The path Tunç captured in the photo above for 2010 was the same path Venus took in 2002, and is the same it will take in 2018. It’s strange, but it’s how the numbers work out.

Is it a coincidence? That’s hard to say. It seems like an unlikely one, but it’s also hard to see how it could’ve come to be in the first place. Sometimes gravity forces situations like this, as when the Moon spins once on its axis for every one orbit around the Earth. But Venus is so far away from Earth, it’s hard to see how the two planets could interact that way.

One thing we do know is that this repeating pattern was known by the Babylonians, something like 3500 years ago. They were keen observers, and could trace the motion of the planets in the sky. Venus is incredibly bright and obvious, so them tracking it over multiple cycles is not surprising, and noticing the pattern isn’t surprising either. They weren’t dumb, they just didn’t have telescopes and computers! And in fact ancient people were tied more to the sky, since they could use the cycles of the Sun, Moon, planets and stars to predict seasons and even things like when rivers flooded, so they knew when to plant their seeds.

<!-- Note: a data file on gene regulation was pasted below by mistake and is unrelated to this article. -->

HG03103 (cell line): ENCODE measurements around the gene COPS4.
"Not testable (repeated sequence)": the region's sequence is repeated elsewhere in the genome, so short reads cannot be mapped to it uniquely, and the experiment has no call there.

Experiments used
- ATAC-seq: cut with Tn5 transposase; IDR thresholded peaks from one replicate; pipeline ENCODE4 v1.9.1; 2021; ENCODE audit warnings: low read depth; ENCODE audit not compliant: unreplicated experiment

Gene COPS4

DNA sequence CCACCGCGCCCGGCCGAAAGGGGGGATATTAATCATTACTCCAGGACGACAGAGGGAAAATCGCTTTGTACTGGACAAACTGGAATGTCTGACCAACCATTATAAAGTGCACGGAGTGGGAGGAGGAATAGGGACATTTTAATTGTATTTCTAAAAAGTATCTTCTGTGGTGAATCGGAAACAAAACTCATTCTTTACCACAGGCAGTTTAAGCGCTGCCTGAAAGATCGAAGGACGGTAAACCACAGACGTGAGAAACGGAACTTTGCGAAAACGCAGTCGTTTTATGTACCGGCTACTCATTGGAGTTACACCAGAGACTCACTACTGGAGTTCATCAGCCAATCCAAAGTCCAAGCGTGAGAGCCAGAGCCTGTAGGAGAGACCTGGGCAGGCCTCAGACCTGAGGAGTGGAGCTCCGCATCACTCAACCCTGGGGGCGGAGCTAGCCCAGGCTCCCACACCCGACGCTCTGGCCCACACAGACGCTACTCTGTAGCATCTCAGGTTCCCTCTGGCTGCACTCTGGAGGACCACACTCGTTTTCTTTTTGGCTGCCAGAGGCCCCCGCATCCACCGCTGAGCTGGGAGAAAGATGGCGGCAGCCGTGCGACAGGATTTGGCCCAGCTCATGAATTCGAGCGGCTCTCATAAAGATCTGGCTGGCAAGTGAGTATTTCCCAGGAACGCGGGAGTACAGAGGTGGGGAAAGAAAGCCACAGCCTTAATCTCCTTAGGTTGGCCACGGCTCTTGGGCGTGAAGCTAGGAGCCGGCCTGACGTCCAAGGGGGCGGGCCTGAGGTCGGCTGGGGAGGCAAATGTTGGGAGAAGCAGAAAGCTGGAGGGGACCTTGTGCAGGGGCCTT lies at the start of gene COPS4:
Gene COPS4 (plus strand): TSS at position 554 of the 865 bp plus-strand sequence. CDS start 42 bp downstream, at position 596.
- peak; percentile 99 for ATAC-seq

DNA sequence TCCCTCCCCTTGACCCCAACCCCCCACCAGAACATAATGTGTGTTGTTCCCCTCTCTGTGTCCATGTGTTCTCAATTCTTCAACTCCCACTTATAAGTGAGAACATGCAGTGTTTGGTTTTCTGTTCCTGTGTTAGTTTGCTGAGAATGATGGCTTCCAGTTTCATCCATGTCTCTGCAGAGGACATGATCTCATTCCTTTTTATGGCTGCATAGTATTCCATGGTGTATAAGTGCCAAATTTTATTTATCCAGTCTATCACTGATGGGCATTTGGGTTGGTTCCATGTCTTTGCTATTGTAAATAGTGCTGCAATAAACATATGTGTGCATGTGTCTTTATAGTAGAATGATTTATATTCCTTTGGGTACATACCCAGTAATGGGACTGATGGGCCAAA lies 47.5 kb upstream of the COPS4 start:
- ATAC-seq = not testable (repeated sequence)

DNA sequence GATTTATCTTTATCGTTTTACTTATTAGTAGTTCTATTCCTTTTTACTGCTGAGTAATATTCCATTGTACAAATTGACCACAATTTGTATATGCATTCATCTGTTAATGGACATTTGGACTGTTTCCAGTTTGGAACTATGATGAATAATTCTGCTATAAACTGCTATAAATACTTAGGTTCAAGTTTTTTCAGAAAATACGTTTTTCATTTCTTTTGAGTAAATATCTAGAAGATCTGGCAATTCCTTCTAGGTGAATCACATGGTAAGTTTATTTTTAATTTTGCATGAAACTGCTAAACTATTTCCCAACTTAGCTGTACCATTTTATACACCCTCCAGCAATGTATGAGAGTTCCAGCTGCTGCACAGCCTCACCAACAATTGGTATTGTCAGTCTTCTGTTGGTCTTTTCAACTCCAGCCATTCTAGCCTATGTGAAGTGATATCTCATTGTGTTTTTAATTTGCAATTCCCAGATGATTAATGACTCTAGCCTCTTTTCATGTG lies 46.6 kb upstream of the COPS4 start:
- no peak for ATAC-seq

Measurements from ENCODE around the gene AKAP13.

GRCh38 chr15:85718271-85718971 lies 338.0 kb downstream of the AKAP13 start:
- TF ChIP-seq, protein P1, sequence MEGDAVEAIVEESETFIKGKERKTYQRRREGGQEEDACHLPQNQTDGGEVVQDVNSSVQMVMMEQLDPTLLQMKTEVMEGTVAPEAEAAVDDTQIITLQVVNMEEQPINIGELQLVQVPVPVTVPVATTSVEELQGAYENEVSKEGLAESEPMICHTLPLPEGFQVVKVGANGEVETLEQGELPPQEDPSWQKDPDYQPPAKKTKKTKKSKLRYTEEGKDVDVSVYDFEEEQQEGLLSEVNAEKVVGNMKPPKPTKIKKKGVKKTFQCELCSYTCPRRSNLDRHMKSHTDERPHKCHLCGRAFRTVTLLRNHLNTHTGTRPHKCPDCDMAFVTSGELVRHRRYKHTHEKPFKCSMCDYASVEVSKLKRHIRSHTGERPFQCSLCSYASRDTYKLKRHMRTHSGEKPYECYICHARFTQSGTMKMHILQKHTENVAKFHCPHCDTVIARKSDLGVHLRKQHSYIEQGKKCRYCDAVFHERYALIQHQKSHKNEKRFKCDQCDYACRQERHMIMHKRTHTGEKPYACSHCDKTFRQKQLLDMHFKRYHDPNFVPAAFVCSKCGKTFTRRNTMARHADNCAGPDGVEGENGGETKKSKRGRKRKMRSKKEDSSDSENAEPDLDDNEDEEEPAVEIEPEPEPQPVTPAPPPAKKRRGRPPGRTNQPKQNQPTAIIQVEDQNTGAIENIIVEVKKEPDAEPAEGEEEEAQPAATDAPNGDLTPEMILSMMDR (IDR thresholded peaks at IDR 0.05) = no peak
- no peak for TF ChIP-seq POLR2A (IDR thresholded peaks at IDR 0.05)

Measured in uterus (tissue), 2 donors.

Most of us have lost that connection to the sky, and that’s a shame. Look at what beauty, both artistic and mathematical, comes from watching it!

CATEGORIZED UNDER: Astronomy, Cool stuff, Pretty pictures
MORE ABOUT: orbits, Tunç Tezel, Venus

Comments (25)

Links to this Post

  1. Science News « Diverkat | April 25, 2012
  1. Pete Jackson

    The eight-year cycle is also manifested in the eight-year period between pairs of Venus’ transits across the face of the Sun as seen from Earth. This year we will see one on June 6 (V day and D day both!), and the prior one was eight years ago on June 8, 2004. Make sure that you see it (through projection or filters of course) because you’ll have to wait until 2117 and 2125 for the next pair! It’s a glorious sight which reminded me of the opening sequence of the film “2001 A Space Odyssey”.